QUESTION: We are a couple, married eight years and would love to have children.
Medical tests indicate there is nothing wrong with either of us but still
no offspring. One of us wants to adopt and the other does not – we’ve reached that proverbial “brick wall” in our discussions, and the subject is affecting our marriage. Could you help us get beyond this impasse?
~ Jack & Jill
Dear Jack and Jill,
I understand your dilemma and sympathize with the painful emotions you must feel. Bearing and raising children is a noble endeavor and I commend you for making this a goal of your life together. Having children and raising them to become good, hardworking, positive members of society are a blessing of the highest order. Despite all of the challenges that come with childrearing, few things in life are more fulfilling.
Although adopting children is equally rewarding and accomplishes the same objective, people tend to want biological children as a first choice. I suspect this has more to do with natural instinct than anything else – and there is nothing wrong with that. At some point, however, couples that want children but cannot conceive on their own should strongly consider adoption. If doctors determine a physical cause for infertility, then the sooner one can adopt, the better; in your situation, however, this is not the case. I feel that waiting as you have done until now seems like a wise course of action. In my view, how long to wait before adopting depends on two factors: the woman’s age, and how the length of time in which you have been trying to conceive. I would suggest that you wait 10 years from when you first tried to conceive, or until the wife’s 40th birthday, whichever comes first. After that moment, I encourage you to adopt a child. You should love and raise that little boy or girl as it was your own – because that is precisely what he or she will be. Ultimately, parenthood is really determined by nurturing, loving and caring, not by biology. And as you know, there is no shortage of wonderful children just waiting to find a welcoming home and the embrace of a family.
Finally, I would counsel you to turn to God and pray. Pray that He gives
you the blessing of children, and pray that He guides you in raising those
children – however they come to you – to be decent, honest, and peace-loving
Rabbi Simcha Backman
Dear Jack & Jill,
As a couple who wants to have children, I know it is disheartening when that does not happen as you planned – particularly when you know that there are no clear medical reasons. You don’t say how old you are, but one thought is simply to try to reduce stress about getting pregnant. It seems that anxiety often adds to the difficulty of successful conception. But you probably know a lot about that already.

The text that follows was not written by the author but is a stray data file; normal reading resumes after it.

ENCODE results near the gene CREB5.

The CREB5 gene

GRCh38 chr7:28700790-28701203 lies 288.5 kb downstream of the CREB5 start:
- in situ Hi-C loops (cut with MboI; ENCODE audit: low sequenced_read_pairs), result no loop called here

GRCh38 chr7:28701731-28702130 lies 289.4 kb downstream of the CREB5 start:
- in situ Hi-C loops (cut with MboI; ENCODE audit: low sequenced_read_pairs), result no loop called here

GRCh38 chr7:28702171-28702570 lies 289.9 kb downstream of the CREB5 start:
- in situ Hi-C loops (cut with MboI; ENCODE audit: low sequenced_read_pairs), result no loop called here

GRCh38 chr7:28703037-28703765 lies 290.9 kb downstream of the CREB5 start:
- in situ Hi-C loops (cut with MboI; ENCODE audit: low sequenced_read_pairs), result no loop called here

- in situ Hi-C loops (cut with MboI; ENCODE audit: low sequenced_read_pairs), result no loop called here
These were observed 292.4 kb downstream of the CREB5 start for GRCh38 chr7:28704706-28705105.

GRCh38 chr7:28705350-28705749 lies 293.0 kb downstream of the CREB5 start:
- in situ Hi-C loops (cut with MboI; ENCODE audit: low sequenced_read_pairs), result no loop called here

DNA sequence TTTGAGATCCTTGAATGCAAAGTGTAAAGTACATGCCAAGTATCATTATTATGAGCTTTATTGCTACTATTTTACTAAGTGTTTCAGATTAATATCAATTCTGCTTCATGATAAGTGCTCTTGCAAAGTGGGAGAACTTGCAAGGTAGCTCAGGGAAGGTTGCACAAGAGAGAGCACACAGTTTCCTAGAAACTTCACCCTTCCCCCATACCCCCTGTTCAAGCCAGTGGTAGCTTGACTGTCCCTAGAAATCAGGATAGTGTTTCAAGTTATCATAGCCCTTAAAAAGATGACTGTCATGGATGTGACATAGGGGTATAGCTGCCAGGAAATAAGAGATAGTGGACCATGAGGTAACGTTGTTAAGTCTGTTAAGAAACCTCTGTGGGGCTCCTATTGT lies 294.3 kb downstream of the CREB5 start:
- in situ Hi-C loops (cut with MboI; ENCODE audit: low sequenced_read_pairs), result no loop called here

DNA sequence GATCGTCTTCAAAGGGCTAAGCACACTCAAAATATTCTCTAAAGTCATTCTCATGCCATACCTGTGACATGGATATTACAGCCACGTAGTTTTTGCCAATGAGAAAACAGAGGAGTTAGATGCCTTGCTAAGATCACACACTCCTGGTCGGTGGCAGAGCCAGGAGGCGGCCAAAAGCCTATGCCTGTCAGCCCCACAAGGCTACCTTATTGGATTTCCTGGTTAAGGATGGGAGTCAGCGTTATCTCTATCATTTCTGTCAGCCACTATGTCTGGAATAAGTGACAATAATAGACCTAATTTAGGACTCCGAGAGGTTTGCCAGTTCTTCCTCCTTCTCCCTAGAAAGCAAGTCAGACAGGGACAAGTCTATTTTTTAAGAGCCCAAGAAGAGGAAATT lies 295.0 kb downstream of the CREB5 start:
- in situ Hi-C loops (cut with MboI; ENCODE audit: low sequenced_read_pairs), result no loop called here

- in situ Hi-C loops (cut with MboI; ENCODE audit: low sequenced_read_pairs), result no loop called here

The immediate problem is your disagreement about whether adoption is a possible way to have the family you want. My strongest advice is to seek outside support. Often someone not directly involved in the situation can help you to gain clarity and perhaps agreement. That person could facilitate your understanding about what is getting in the way of reaching a compromise – discovering the underlying reasons why one of you is so inflexibly opposed to adoption. Helpful mediators could be marriage and family counselors or, if you are part of a religious community, the clergyperson in your congregation.
Another important step would be to get the facts about adoption. We often have feelings about adoption based on past experiences or information that we have heard. Finding out what is really involved may help you make an informed decision, either for or against that choice.
Whatever you decide about adoption, I hope that you will be proactive in working through your impasse and gaining consensus. If one of you simply gives in to the other, the results will be unlikely to bring about the result you are hoping for. So please do not take a shortcut to an answer. The future of your marriage is important, and the investment of time you spend now can make all the difference.
I will be keeping you in my thoughts and my prayers.
Rev. Dr. Betty Stapleford, Minister Unitarian Universalist Church of the Verdugo Hills – La Crescenta email@example.com
QUESTION: I watched TV news last night with deep sadness as the rioting went on in Los Angeles, incited by the Zimmerman acquittal. I observed that several of the demonstrators wore T-shirts with Christian logos; one of them was “Jesus Saves.” Violent demonstrations obviously are not Christian nor basic to any other faith’s tenet, either. I don’t believe anything is accomplished with violence.